According to the data found on MN's Department of Education website, nonwhite students are disciplined at a higher percentage than their white peers. Please see the data below:

Discipline Tables.png

As you can see, the numbers and percentages are not congruent with enrollment numbers. The populations with the highest discipline numbers were Black/African American and Latine/Hispanic, consistent with the national data. Nonwhite learners are 50%+ more likely to be disciplined compared to their white peers. What this shows is that there's bias towards nonwhite learners, more specifically Black/African American and Latine/Hispanic learners. We need to take a closer look at why this is happening and work towards a solution.


(Discipline data for Farmington found on



One topic that's becoming more visible is the alarming number of chronically absent learners. If a learner misses 15+ days of school, they are considered chronically absent. Nationwide over 7 million learners are considered chronically absent. Why is this important to know? According to the US Department of Education, chronic absenteeism:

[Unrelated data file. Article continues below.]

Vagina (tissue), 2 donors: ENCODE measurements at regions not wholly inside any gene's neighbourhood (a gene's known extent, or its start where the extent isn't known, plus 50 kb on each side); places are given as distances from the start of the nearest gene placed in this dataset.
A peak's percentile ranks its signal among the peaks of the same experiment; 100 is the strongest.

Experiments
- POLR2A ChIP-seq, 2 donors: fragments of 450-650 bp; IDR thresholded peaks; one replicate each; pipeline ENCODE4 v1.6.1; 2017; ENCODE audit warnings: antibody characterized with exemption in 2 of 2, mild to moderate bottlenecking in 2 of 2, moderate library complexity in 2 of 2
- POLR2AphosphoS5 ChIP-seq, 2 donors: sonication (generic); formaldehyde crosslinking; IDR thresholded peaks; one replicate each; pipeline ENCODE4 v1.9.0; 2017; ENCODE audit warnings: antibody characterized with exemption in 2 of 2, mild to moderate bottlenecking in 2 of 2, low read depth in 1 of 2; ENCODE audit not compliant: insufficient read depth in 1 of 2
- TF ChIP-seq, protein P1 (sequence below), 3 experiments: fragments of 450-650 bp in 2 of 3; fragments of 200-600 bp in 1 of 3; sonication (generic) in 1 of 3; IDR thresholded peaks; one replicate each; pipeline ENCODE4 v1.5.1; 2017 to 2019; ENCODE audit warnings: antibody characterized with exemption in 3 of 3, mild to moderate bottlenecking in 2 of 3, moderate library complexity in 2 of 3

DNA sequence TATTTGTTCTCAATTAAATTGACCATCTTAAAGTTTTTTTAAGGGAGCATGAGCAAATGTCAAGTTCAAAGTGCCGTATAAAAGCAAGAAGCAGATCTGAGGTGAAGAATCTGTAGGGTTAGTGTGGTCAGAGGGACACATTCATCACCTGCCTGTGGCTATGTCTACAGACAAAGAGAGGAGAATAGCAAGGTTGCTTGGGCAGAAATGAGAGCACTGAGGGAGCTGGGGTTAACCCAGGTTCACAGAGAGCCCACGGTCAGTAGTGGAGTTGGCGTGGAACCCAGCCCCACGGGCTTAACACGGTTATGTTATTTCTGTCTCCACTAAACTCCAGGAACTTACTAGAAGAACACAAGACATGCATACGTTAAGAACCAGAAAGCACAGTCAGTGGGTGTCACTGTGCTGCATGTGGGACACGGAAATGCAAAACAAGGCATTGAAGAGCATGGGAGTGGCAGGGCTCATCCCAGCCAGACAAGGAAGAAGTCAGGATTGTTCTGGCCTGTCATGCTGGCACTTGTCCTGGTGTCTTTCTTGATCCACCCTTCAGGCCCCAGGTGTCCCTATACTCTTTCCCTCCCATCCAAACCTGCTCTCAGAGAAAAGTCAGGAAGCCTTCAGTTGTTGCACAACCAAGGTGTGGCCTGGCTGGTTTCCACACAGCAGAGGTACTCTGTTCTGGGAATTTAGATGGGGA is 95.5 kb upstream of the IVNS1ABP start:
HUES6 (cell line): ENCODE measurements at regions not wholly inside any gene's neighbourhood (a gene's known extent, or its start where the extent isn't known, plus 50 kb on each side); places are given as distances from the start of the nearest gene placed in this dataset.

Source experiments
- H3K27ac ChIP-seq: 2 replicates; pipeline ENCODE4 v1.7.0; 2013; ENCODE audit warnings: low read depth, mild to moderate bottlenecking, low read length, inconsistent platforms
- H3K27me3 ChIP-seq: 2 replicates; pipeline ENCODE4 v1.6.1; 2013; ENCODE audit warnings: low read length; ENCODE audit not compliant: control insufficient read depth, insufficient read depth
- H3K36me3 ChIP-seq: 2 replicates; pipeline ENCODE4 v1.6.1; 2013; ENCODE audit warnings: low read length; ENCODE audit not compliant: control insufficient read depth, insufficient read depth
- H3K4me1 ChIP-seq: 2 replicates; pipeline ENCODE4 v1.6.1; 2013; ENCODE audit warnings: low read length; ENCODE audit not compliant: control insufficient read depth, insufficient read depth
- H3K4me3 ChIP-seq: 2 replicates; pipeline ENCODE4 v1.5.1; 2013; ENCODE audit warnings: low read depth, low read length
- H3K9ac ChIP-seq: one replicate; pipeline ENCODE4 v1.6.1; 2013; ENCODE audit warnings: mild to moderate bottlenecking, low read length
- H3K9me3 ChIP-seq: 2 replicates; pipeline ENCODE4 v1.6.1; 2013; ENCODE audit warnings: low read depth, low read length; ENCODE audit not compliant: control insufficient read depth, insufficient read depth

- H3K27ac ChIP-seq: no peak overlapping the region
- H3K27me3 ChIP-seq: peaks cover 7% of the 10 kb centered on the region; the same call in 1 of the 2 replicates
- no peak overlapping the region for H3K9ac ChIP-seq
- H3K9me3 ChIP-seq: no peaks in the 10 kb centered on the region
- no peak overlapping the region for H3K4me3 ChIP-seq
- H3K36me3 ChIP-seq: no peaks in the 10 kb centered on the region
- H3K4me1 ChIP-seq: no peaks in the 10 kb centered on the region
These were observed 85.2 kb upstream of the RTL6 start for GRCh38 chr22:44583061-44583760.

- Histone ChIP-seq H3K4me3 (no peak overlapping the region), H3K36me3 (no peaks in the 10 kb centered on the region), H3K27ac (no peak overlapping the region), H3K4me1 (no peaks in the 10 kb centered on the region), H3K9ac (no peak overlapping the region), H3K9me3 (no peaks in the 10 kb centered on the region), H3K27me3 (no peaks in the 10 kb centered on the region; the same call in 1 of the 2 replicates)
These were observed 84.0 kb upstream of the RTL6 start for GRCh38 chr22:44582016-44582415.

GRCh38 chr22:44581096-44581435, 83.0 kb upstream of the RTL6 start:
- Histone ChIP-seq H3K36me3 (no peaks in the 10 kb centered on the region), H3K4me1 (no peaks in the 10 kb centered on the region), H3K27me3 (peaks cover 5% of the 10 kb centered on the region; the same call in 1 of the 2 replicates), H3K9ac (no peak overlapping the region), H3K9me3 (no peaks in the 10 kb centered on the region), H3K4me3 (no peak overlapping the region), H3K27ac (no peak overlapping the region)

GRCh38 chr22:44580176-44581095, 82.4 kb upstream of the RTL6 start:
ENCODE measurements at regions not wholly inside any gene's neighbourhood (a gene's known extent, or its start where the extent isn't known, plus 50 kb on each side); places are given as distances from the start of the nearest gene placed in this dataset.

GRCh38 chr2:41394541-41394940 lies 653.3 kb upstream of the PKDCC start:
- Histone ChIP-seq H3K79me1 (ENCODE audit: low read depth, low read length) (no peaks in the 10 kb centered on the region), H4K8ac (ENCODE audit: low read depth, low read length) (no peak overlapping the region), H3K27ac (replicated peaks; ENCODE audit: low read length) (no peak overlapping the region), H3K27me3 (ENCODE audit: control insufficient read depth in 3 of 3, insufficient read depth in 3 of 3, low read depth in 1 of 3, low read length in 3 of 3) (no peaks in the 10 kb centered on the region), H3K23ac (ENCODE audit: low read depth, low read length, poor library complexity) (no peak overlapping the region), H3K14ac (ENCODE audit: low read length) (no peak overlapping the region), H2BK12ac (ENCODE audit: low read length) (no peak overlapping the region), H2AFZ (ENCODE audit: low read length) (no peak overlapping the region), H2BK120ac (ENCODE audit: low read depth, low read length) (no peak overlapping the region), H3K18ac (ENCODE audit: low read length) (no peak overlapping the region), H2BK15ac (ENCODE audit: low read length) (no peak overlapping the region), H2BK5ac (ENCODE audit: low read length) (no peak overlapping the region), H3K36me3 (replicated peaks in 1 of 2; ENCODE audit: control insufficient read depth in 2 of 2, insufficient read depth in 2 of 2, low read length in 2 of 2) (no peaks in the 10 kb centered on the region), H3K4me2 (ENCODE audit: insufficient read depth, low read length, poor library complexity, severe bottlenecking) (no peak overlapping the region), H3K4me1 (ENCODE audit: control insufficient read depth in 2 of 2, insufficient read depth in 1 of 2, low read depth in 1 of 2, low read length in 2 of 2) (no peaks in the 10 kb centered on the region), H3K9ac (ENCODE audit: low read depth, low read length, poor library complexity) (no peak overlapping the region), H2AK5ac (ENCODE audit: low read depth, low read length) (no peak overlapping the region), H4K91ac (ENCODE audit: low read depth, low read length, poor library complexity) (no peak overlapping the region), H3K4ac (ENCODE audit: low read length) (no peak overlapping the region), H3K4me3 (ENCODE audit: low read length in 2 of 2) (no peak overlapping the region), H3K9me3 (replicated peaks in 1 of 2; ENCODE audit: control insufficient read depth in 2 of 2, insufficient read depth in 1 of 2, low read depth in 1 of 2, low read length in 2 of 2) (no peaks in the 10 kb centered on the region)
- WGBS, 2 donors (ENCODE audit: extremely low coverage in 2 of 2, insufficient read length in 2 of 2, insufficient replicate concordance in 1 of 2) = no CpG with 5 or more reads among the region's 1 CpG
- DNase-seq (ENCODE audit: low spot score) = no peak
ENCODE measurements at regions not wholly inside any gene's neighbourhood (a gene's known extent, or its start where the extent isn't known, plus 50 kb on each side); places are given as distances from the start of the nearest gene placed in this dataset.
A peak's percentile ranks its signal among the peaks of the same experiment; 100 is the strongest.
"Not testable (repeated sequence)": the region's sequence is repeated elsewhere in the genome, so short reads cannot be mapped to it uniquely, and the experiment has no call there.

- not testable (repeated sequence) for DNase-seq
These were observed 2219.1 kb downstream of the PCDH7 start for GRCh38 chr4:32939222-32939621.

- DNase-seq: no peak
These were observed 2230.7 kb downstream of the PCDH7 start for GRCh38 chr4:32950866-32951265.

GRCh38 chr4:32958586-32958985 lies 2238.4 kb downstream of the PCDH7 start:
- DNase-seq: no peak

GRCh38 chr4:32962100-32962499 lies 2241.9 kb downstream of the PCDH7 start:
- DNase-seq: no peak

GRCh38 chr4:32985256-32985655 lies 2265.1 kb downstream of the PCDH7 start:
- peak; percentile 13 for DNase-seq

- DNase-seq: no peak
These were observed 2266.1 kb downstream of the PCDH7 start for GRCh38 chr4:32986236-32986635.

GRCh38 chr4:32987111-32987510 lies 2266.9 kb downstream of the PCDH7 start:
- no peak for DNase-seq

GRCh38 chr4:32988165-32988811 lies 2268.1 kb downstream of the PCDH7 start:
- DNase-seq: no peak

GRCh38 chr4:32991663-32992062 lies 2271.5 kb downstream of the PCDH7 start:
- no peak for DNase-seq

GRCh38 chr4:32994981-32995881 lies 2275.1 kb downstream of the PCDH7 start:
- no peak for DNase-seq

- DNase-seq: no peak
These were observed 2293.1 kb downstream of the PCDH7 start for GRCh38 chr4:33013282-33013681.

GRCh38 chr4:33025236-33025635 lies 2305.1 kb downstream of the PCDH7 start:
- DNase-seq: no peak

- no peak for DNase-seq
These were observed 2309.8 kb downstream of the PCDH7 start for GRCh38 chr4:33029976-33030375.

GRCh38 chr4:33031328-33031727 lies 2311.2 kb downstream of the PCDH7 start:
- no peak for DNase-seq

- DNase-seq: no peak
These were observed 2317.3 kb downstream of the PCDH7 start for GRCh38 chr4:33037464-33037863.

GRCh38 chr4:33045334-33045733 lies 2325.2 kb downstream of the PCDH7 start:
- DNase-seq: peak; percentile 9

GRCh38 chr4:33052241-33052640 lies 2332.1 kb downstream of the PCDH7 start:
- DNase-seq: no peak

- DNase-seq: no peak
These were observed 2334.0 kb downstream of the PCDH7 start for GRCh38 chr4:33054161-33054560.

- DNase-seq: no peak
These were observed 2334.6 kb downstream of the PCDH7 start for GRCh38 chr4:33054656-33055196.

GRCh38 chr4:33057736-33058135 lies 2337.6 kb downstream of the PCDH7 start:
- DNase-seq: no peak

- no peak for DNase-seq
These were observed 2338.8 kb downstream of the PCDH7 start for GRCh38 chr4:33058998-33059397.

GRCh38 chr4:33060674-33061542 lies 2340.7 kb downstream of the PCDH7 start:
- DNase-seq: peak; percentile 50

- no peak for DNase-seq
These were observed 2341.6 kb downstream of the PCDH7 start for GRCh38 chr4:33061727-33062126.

• May prevent learners from reaching early learning milestones

  • It can be a better predictor of whether learners will drop out before graduation (versus using test scores as a predictor)

  • Can shape adulthood


Data also shows that there is a large disparity between ethnicities. Indigenous (26%), Pacific Islander (22.6%), and Black/African American (20.5%) are the three ethnicities with the highest number of chronically absent learners. White (14.5%) and Asian (8.6%) are the two lowest.